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Paris Marathon 2013 Race Report

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The goal going into the Paris Marathon was to help pace The Girl.  The idea started last fall, before things got a bit hectic in our lives.  Between her working 12 hours a day and running/opening a small business, and my travel schedule – it’s been a busy winter.  So we modified our goal slightly to simply enjoy the day and still be married at the end of it.  Except being the moderately competitive folks we are, we ended up having a reasonably achievable time-goal to shoot for.  Figuring getting The Girl a  Boston Qualifier time of 3hr 35 minutes would be a nice to have.  And then we (and our Coach) sorta decided we could definitely run it faster.  So we aimed for 7:45/mile splits (4:48/km), which would have us finish in about 3hr 22m.  Seemed doable.

But before we get to the race, let’s start at the beginning.

Packet Pickup:

Packet pickup was open on Thurs/Fri/Sat, and we decided to get it out of the way Thursday evening right before closing at 8PM.  It was only a 10-15 minute Metro ride over to the convention center:

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Inside the place was completely empty for check-in.  They were ready to check-in 50,000 runners, and we were literally the only ones there:

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We took care of our medical certificates and then were soon into the expo:

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The expo was without question the biggest running expo I’ve seen anywhere, outside of the Boston Marathon:

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Look, they even had ‘Sport Lingerie’!

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We wandered around  a bit, checking stuff out.  I noticed that all of the major sports technology companies were there:

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Brooks even had this photo booth with various props.  Obviously, we utilized them:

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We checked out a few more booths and then made our way out.

Here’s the loot from the registration bags: A re-usable tie bag, a towel (seems common here), a bunch of other race papers, our bibs (timing chip on back of bib), a sponge, a plastic poncho for the morning, and a race manual:

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Finishers t-shirts would be (logically) given post-race.

Off to the start:

You’ve gotta love the efficiency of the Paris Metro system (when not on strike anyway).  We left our house about 75 minutes before the start of the race.  We walked 5-8 minutes, took a Metro for 10 minutes, and then were at the bag drop-off area within another 5-10 minutes of walking. Very solid.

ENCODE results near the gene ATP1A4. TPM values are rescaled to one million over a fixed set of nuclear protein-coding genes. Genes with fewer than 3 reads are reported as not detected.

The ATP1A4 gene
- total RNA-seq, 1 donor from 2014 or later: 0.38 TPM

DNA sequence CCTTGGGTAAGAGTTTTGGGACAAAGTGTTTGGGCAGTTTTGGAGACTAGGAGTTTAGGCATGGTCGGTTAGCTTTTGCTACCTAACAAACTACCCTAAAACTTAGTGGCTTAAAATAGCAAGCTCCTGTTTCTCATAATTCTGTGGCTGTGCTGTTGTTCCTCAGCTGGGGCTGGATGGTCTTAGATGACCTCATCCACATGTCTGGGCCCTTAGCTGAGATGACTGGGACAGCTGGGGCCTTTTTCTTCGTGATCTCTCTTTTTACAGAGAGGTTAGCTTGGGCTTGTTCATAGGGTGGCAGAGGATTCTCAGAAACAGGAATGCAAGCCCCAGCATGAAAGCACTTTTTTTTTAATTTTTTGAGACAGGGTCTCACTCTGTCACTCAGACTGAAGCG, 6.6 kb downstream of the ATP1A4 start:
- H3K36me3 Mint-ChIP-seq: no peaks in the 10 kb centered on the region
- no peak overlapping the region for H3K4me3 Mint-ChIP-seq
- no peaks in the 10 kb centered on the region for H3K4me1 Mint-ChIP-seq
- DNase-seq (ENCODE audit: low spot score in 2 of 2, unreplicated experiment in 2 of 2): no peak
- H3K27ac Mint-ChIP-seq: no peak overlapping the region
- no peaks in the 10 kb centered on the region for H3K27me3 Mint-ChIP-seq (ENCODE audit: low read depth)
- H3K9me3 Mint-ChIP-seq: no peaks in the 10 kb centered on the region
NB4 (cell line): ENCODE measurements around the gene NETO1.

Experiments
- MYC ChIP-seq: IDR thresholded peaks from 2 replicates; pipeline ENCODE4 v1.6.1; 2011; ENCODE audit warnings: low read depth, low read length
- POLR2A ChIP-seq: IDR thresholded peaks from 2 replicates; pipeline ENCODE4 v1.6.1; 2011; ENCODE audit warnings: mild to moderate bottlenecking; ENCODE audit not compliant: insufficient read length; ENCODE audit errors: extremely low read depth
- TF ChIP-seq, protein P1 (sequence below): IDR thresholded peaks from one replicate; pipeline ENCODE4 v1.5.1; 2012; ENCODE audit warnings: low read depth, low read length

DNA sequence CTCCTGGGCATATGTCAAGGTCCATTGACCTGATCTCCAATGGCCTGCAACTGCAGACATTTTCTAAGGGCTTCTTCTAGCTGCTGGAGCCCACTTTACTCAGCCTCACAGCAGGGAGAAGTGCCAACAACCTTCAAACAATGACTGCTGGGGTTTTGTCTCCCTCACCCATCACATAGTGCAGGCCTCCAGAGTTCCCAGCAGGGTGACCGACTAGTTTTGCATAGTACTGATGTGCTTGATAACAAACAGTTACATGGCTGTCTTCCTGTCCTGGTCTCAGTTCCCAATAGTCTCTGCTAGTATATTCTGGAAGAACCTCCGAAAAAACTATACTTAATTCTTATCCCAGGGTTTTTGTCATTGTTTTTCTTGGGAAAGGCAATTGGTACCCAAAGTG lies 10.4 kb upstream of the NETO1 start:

Getting into the bag dropoff area included a wee bit of a walk.  Probably at least a mile round-trip.  Essentially you had to walk to the finish line, and then back up the finishers chute.  But, the bag dropoff was super-efficient.  So we weren’t too worried.

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I will note that the number of port-a-potties was far below the required number for 50,000 runners.  I could probably count them all without going more than double-digits.  As a result people were pretty much going to the bathroom (#1 & #2) everywhere.  Trees, shrubs, in between cars…or just out in the open.

We also noticed a substantial number of people seemed to have these thin white suits on.  Sorta like biological weapons protective suits.  But disposable.  And warm.  And brilliant:

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Don’t worry though, even if you don’t have a biological weapons suit, you can still just use a bathrobe from your hotel:

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After leaving the drop-off area we were back up at the Arc (Arc de Triomphe) and headed down the Avenue des Champs-Elysees.  The back of the pack was closest to the Arc, while the start line was closer to Concorde (down the hill).  We jogged about another mile to the start line.

Each of the starting corrals was based on expected finishers time, and they were well guarded.  Here’s the view looking back:

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We had initially been seeded in the 3:00-3:15 (total time) corral.  That was based on when we signed up last fall.  Of course, life got in the way, and we were now aiming a few minutes slower.  Since you weren’t able to change corrals, we just simply waited at the very back – which put us pretty close to our goal time. You can see the metal gates separating the corrals behind us.